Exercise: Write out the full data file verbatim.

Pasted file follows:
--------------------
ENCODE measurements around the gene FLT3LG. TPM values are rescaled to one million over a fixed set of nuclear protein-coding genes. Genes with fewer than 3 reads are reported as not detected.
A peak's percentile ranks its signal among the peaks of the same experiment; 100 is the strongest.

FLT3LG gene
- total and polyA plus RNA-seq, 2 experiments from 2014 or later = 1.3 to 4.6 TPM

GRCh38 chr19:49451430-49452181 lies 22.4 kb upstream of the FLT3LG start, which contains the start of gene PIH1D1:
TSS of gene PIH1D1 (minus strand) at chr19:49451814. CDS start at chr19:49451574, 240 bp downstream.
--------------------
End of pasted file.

ENCODE measurements around the gene FLT3LG. TPM values are rescaled to one million over a fixed set of nuclear protein-coding genes. Genes with fewer than 3 reads are reported as not detected.
A peak's percentile ranks its signal among the peaks of the same experiment; 100 is the strongest.

FLT3LG gene
- total and polyA plus RNA-seq, 2 experiments from 2014 or later = 1.3 to 4.6 TPM

GRCh38 chr19:49451430-49452181 lies 22.4 kb upstream of the FLT3LG start, which contains the start of gene PIH1D1:
TSS of gene PIH1D1 (minus strand) at chr19:49451814. CDS start at chr19:49451574, 240 bp downstream.